“If you don’t love yourself how in the hell you gonna love somebody else?”
Overweight and unhappy at home, Emmy gets sexually involved with a popular classmate so that people will think that she is worth liking. When she realizes that he is just using her, she decides to leave her home in Winnipeg to stay with her uncle’s family in Vancouver. Emmy has always been intimidated by her perfect cousin Paige and Paige’s cool friends, so she is surprised to find that the coolest of them is transgender. Emmy is instantly attracted to Jude (who used to be Judy), and starts hanging out at the coffee shop where he works. She even performs at the poetry slam Jude hosts there.
Emmy is never sure where she stands with Jude, and can’t believe that such a confident, charismatic guy might actually be interested in her. Both her mother back in Winnipeg and Paige warn her away from Jude, saying that he will just use her and she will get hurt. But it’s not until she almost falls again into the trap of casual sex to boost her self-esteem that Emmy realizes it’s worth it to put your true self out there for real love.
When I first saw this book on NetGalley I immediately knew I wanted to read it from the title alone. Love is Love is a YA LGBTQ book about an overweight girl who moves to live with her Aunt and Uncle and her relationship with Jude, a transgender male who is friends with her cousin. There are a lot of things I liked about this book, it doesn’t shy away from any potential awkward conversations or situations, instead it tackles issues head on in an easy to follow way. There is also a fair amount of diversity as it shows the struggles of multiple characters going through their own individual struggles. The characters are fairly developed throughout the book and the plot moves at a reasonable pace.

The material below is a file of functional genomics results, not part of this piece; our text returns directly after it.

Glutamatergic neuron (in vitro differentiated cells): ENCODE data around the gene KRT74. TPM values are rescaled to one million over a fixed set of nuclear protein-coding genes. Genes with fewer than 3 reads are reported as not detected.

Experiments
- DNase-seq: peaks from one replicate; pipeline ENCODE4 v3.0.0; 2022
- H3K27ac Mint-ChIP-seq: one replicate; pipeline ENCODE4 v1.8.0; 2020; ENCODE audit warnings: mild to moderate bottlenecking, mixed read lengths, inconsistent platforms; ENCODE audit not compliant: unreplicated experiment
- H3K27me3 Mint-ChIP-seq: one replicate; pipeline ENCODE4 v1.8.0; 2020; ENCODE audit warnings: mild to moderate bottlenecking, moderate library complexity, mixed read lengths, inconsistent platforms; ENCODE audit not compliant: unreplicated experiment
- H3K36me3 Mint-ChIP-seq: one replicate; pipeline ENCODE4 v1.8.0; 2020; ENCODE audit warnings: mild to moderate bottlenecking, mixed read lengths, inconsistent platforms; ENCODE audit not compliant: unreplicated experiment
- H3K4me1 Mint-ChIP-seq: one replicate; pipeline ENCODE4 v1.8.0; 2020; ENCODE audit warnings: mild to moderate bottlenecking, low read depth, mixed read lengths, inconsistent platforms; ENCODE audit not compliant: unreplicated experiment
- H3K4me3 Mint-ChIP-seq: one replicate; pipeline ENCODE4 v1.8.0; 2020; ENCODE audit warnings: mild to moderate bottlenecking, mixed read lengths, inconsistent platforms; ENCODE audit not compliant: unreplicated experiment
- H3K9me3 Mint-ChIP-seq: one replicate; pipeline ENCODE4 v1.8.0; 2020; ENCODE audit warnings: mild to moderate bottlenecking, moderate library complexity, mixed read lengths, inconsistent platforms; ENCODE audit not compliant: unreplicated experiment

Some of the things I struggled about in the book however was some of the negativity, not the negativity aimed at Jude, although there was definitely some of that, but the negativity towards Emmy, her appearance and to her love in general. This was usually directed from Emmy herself and at times I could see why she felt how she did but after awhile I felt it was detracting from the story itself. Another problem I had was the insta-love between the characters, sure it was pretty obvious it was going to happen from the blurb but no where throughout the book did I feel they had any real connection. Also I feel like it’s worth noting that I have no idea who is on the cover of the book as they don’t match the description of either of the main characters. In the end while I did enjoy the book and if you are looking for a YA LGBTQ read I would definitley recommend you have a look at this, there was enough niggly things to bring it down those few stars.
Thank you to NetGalley for providing me with a free copy in exchange for an honest review.
Would I read again: No
Would I Recommend: Yes
Would I read another book from this author: Yes